5. Wrapping apparatus for forming and applying a stretchable self-adhering plastic film mesh wrapping about amassed goods or stacked containers and capable of allowing airing of the amassed goods or contents of the containers and forming a unitary package according to claim 1, in which said folding means for automatically reversely folding each tape longitudinally to strengthen the tapes individually, and the individual folded tapes having said folding effected and retaining a self-adhering characteristic thereof.
6. Wrapping apparatus for forming and applying a stretchable self-adhering film mesh wrapping about amassed goods or stacked containers and capable of allowing airing of the amassed goods or contents of the containers and forming a unitary package according to claim 5, in which said folding means comprises means for variably varying the reverse folding of said tapes for variably determining a width of the individual folded tapes to thereby vary the stretchability and strength thereof.
This is a continuation of application Ser. No. 07/621,997, filed Dec. 4, 1990 now abandoned.
2. Technical Field
In regard to the case when amassed goods are packed in one package by using a stretch-wrap film, this invention relates to a method and an apparatus for packing the goods so that they are kept aired.
2. Prior Art
Stretch-wrap film packing has been conducted for preventing the breakup of goods amassed by stacking a number of box bodies in a certain shape. Conventional methods therefor, however, are not suitable for packing fruits and the like which necessitate airing, since these goods are sealed up by the film owing to the adhesion of the film itself, and therefore net packing has been adopted for packing with airing.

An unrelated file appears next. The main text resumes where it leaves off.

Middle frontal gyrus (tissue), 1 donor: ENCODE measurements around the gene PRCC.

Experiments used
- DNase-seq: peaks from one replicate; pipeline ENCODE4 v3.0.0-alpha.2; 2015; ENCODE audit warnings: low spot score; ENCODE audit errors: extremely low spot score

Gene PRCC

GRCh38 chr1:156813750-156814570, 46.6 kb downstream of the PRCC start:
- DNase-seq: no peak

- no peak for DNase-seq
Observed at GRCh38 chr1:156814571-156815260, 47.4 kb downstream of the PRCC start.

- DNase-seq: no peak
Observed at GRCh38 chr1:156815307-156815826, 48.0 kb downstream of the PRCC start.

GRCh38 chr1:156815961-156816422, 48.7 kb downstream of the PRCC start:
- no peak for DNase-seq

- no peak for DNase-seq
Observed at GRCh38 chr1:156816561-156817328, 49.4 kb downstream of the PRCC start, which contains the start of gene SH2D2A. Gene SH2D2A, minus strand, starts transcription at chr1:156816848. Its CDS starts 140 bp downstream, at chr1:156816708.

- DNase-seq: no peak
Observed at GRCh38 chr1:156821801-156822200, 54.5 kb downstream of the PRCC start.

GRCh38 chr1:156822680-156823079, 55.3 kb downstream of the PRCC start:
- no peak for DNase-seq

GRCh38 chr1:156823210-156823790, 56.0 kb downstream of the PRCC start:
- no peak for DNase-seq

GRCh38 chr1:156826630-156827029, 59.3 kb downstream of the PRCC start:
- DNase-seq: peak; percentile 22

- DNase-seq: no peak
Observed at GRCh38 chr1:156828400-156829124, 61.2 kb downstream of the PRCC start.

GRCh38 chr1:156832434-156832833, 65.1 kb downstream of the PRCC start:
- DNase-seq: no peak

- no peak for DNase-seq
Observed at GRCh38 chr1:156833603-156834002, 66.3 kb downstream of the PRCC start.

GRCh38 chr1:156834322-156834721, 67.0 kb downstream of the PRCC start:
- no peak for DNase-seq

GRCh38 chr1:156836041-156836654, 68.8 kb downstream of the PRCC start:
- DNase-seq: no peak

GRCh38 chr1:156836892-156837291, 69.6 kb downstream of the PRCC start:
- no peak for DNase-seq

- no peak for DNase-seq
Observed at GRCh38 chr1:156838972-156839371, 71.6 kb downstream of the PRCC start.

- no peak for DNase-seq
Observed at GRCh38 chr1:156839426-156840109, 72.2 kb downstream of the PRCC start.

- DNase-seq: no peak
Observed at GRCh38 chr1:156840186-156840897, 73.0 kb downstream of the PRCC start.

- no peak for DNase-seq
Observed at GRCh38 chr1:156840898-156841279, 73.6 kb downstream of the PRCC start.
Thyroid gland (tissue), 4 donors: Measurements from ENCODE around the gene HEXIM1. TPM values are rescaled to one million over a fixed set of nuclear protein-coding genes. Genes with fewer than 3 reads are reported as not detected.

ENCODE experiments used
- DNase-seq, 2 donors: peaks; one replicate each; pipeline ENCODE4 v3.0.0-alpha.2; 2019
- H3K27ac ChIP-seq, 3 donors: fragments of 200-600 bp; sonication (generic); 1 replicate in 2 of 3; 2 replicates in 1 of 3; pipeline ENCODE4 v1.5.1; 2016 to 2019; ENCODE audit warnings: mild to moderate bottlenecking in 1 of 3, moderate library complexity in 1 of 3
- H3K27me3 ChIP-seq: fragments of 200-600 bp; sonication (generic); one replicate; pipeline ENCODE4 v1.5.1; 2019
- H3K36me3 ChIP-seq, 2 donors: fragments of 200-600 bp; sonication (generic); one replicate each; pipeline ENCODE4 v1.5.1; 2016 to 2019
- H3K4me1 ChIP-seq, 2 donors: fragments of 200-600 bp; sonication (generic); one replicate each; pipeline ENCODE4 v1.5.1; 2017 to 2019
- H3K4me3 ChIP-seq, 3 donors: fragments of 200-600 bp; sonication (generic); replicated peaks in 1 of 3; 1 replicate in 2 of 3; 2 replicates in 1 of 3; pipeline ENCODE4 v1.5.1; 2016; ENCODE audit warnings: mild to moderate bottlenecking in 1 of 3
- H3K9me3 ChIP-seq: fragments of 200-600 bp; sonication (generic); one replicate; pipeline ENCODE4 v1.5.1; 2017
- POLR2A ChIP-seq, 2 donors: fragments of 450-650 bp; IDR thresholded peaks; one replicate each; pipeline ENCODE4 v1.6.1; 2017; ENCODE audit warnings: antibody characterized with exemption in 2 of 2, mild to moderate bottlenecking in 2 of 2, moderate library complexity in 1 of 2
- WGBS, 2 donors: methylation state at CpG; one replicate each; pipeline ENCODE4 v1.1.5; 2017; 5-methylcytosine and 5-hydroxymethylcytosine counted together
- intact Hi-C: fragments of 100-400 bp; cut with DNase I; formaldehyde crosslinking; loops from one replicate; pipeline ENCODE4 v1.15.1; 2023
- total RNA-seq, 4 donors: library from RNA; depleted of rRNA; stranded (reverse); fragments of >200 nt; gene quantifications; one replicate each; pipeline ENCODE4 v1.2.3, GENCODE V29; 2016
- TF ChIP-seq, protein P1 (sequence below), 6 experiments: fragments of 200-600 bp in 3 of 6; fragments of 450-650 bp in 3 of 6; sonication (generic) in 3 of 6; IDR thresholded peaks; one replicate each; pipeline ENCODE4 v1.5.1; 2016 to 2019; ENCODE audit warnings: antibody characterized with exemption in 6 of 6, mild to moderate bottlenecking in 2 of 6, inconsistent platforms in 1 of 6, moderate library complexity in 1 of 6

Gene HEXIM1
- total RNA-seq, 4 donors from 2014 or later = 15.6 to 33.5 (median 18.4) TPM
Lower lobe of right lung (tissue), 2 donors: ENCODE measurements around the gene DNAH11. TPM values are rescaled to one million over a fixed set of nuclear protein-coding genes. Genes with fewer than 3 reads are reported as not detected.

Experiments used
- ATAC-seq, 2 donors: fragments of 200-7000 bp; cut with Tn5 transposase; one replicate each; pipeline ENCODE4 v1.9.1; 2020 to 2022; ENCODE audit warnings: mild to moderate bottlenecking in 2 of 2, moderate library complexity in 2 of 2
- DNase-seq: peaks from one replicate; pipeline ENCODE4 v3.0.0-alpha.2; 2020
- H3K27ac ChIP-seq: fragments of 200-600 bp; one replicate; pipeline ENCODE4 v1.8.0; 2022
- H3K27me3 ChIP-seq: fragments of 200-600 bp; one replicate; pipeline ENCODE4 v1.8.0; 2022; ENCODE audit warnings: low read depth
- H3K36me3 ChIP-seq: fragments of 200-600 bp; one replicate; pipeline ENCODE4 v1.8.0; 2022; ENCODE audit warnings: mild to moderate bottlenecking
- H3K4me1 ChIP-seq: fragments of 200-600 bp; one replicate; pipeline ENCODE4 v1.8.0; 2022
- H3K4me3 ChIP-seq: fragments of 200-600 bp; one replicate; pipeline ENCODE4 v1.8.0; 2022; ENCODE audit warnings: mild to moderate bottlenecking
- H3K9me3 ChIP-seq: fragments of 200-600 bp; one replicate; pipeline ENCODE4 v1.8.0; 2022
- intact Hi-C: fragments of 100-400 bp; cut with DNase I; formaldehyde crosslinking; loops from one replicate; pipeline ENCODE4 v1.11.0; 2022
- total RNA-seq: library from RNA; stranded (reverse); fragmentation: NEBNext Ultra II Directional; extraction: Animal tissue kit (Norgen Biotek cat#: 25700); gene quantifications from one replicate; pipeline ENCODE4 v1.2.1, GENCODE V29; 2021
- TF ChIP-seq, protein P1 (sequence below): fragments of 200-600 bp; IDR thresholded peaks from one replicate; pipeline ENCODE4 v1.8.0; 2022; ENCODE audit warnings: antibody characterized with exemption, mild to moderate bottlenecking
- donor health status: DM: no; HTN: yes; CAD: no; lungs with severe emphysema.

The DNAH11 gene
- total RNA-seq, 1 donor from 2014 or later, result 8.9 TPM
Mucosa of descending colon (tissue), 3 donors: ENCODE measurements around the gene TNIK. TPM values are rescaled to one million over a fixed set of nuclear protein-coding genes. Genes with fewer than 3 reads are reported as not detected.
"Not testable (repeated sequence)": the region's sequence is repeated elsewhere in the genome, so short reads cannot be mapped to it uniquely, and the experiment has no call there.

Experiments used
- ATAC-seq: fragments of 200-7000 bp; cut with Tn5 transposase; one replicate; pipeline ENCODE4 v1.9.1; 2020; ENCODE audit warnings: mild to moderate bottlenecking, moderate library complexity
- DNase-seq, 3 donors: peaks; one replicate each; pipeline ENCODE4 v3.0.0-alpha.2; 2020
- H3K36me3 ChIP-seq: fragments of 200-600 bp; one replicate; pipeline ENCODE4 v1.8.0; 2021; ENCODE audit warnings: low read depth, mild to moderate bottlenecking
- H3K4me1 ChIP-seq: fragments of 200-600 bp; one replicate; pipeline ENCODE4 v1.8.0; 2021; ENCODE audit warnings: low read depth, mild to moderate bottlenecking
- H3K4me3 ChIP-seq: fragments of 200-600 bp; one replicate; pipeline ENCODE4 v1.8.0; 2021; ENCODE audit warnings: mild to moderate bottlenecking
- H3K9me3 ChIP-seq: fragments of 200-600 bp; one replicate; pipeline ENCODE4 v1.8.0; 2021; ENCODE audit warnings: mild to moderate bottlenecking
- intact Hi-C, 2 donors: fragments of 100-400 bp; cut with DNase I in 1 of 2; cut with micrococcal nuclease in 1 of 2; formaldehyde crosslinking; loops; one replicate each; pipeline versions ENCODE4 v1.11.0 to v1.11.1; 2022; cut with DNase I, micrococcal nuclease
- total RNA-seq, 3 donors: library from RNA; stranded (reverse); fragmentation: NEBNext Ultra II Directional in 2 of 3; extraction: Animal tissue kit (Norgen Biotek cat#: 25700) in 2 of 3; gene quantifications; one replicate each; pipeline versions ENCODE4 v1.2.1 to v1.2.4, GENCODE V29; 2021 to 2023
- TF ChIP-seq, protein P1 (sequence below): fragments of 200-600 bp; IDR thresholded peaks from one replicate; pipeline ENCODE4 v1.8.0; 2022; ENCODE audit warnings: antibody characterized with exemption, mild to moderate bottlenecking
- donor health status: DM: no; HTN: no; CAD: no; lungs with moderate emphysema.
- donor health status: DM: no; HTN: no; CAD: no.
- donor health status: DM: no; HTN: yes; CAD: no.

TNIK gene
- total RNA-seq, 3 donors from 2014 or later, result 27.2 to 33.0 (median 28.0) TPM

However, a net is much more expensive than the stretch-wrap film and, in addition, it needs to be fixed at the starting end and the terminal by an adhesive tape or the like in the case of pallet packing. Consequently the packing operation requires extra labor and time.
The present invention furnishes a method and an apparatus for packing which enable maintenance of the same airing effect as the net packing, with the stretch-wrap film employed, and it dispenses with an operation of fixing the opposite end parts of the film by making use of the adhesion of the surface of the film, and also attains the airing effect by forming a mesh-like airing part of a split film tape on the whole of amassed goods.
The stretch-wrap film of the present invention is so designed that a film tape split in a prescribed width beforehand or a plurality of film tapes split in prescribed widths in the course of supply are wound round forward and backward on a pallet-amassed goods on a rotary table obliquely in the shape of a puttee (biasly) from the upper or lower end of the goods, while they are stretched in parallel simultaneously at a desired multiplication rate, so that diagonal or mesh-like space parts be formed. The treatment of the starting end and the terminal of this film can be conducted in the same way as in usual stretch film packing.
Although a means for forming the split film tapes can be adopted arbitrarily in the present invention, a slitter using juxtaposed knife edges is convenient for the purpose.
By controlling the operation of the slitter, it turns possible to seal up only the surface of the upper part of the goods by the stretch film, for instance, and thereby to prevent the infiltration of raindrops.